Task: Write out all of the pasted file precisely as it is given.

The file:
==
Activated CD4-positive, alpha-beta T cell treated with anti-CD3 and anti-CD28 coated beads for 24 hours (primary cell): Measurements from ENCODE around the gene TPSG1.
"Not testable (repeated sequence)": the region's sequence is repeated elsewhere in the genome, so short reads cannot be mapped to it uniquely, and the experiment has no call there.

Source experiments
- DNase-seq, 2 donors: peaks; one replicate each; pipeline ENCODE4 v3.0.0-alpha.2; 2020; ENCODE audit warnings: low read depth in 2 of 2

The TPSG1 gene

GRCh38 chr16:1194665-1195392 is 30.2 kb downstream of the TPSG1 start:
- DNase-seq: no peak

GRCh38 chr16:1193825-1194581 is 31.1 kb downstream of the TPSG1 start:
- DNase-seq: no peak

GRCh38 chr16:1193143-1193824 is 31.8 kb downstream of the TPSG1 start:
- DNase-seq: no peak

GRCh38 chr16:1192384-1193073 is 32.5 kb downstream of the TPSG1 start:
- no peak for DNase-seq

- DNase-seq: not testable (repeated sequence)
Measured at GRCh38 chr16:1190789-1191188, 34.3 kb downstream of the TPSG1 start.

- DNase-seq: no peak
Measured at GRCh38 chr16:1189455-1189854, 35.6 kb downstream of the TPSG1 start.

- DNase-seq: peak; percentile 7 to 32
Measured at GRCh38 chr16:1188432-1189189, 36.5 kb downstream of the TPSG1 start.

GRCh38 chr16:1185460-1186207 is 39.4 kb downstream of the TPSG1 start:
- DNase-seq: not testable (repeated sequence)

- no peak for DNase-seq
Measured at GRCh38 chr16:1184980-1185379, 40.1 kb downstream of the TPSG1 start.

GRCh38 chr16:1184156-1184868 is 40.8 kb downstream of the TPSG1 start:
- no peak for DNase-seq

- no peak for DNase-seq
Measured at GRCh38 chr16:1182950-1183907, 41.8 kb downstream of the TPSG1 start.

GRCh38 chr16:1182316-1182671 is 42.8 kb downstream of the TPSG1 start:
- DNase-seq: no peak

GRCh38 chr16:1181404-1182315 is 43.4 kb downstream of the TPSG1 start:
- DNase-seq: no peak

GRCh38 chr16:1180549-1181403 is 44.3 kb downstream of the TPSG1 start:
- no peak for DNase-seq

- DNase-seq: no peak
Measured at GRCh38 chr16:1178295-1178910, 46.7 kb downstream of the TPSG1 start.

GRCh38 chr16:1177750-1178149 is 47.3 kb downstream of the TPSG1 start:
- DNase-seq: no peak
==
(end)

Activated CD4-positive, alpha-beta T cell treated with anti-CD3 and anti-CD28 coated beads for 24 hours (primary cell): Measurements from ENCODE around the gene TPSG1.
"Not testable (repeated sequence)": the region's sequence is repeated elsewhere in the genome, so short reads cannot be mapped to it uniquely, and the experiment has no call there.

Source experiments
- DNase-seq, 2 donors: peaks; one replicate each; pipeline ENCODE4 v3.0.0-alpha.2; 2020; ENCODE audit warnings: low read depth in 2 of 2

The TPSG1 gene

GRCh38 chr16:1194665-1195392 is 30.2 kb downstream of the TPSG1 start:
- DNase-seq: no peak

GRCh38 chr16:1193825-1194581 is 31.1 kb downstream of the TPSG1 start:
- DNase-seq: no peak

GRCh38 chr16:1193143-1193824 is 31.8 kb downstream of the TPSG1 start:
- DNase-seq: no peak

GRCh38 chr16:1192384-1193073 is 32.5 kb downstream of the TPSG1 start:
- no peak for DNase-seq

- DNase-seq: not testable (repeated sequence)
Measured at GRCh38 chr16:1190789-1191188, 34.3 kb downstream of the TPSG1 start.

- DNase-seq: no peak
Measured at GRCh38 chr16:1189455-1189854, 35.6 kb downstream of the TPSG1 start.

- DNase-seq: peak; percentile 7 to 32
Measured at GRCh38 chr16:1188432-1189189, 36.5 kb downstream of the TPSG1 start.

GRCh38 chr16:1185460-1186207 is 39.4 kb downstream of the TPSG1 start:
- DNase-seq: not testable (repeated sequence)

- no peak for DNase-seq
Measured at GRCh38 chr16:1184980-1185379, 40.1 kb downstream of the TPSG1 start.

GRCh38 chr16:1184156-1184868 is 40.8 kb downstream of the TPSG1 start:
- no peak for DNase-seq

- no peak for DNase-seq
Measured at GRCh38 chr16:1182950-1183907, 41.8 kb downstream of the TPSG1 start.

GRCh38 chr16:1182316-1182671 is 42.8 kb downstream of the TPSG1 start:
- DNase-seq: no peak

GRCh38 chr16:1181404-1182315 is 43.4 kb downstream of the TPSG1 start:
- DNase-seq: no peak

GRCh38 chr16:1180549-1181403 is 44.3 kb downstream of the TPSG1 start:
- no peak for DNase-seq

- DNase-seq: no peak
Measured at GRCh38 chr16:1178295-1178910, 46.7 kb downstream of the TPSG1 start.

GRCh38 chr16:1177750-1178149 is 47.3 kb downstream of the TPSG1 start:
- DNase-seq: no peak